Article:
We, the baptized ones, share the same tests of faith. Our great spiritual privileges are followed by tests of faith. One moment we hear comforting words of love. The next moment we are fighting for our lives in the desert, wondering whether we're loved at all. And furthermore, like Jesus, the adversary continues to lead us astray. Peter writes, "Be of sober spirit. Be on the alert. Your adversary, the devil, prowls about like a roaring lion, seeking someone to devour. But resist him, standing firm in your faith, knowing that your brothers and sisters in the world are experiencing the same thing" (1 Peter 5:8-9).
And the good news is that there is a connection between Jesus' testing and our own. Having fully identified with our struggles, sorrows, and temptations, the risen Lord Jesus now runs to our aid. The author of Hebrews puts it like this:
Therefore he had to become like his brothers and sisters in every respect, so that he might be a merciful and faithful high priest in the service of God, to make a sacrifice of atonement for the sins of the people. Because he himself was tested by what he suffered, he is able to help those who are being tested...
Since, then, we have a great high priest who has passed through the heavens, Jesus, the Son of God, let us hold fast to our confession. For we do not have a high priest who is unable to sympathize with our weaknesses, but we have one who in every respect has been tested as we are, yet without sin. (Hebrews 2:17-18; 4:14-15)
It may seem odd that one "without sin" can sympathize with our weaknesses. But to be sinless is not to live apart from temptation or the suffering that accompanies it. Jesus was without sin, but not without temptation. Indeed, he now knows the full weight of temptation - weight greater than we can imagine. In his inimitable style, C. S. Lewis comments on the depths of Jesus' temptations:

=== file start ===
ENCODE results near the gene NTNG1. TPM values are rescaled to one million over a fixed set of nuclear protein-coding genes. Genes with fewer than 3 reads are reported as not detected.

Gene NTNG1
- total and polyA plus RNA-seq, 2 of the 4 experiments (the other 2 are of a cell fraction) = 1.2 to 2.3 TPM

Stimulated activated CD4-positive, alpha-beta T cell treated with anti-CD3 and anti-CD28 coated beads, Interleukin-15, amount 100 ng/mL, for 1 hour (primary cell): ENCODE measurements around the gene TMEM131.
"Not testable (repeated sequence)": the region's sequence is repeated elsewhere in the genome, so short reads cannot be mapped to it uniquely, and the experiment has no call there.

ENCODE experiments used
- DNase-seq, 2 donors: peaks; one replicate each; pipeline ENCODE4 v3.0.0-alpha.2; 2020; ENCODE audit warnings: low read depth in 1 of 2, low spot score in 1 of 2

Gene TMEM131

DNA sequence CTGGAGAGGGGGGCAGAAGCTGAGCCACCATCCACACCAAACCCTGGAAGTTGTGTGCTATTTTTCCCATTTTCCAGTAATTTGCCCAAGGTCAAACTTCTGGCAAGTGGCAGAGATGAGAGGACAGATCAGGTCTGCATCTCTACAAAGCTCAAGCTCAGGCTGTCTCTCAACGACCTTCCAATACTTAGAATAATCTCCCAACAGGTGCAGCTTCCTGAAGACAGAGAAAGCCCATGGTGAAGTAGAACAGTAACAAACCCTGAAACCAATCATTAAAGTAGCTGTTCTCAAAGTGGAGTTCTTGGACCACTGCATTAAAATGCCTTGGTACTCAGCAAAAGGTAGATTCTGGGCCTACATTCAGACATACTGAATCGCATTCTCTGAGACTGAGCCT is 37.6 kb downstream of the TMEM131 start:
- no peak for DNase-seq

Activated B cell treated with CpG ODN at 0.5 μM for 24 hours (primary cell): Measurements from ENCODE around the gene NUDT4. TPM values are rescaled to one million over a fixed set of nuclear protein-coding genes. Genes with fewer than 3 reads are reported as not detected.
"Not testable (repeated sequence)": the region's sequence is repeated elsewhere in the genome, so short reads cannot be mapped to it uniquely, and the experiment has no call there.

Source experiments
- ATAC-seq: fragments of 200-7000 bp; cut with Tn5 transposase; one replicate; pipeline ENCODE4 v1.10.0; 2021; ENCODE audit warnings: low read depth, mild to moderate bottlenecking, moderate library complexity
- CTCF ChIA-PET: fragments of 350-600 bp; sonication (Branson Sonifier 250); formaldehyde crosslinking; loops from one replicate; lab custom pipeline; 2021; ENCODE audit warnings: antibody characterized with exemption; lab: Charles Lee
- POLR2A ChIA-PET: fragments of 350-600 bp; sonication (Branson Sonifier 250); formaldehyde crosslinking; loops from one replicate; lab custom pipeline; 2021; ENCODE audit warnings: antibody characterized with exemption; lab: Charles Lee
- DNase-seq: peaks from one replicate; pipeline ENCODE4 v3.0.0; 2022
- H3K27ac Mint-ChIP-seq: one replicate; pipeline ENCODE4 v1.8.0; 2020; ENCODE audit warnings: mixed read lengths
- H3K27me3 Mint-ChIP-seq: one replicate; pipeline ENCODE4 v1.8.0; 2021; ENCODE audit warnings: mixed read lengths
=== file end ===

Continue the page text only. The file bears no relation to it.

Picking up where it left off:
A silly idea is current that good people do not know what temptation means. This is an obvious lie. Only those who try to resist temptation know how strong it is. After all, you find out the strength of the German army by fighting against it, not by giving in. You find out the strength of a wind by trying to walk against it, not by lying down. A man who gives in to temptation after five minutes simply does not know what it would have been like an hour later. That is why bad people, in one sense, know very little about badness. They have lived a sheltered life by always giving in. We never find out the strength of the evil impulse inside us until we try to fight it: and Christ, because He was the only man who never yielded to temptation, is also the only man who knows to the full what temptation means.
It was Jesus' sensitivity to human sin that increased his burden beyond anything we can imagine: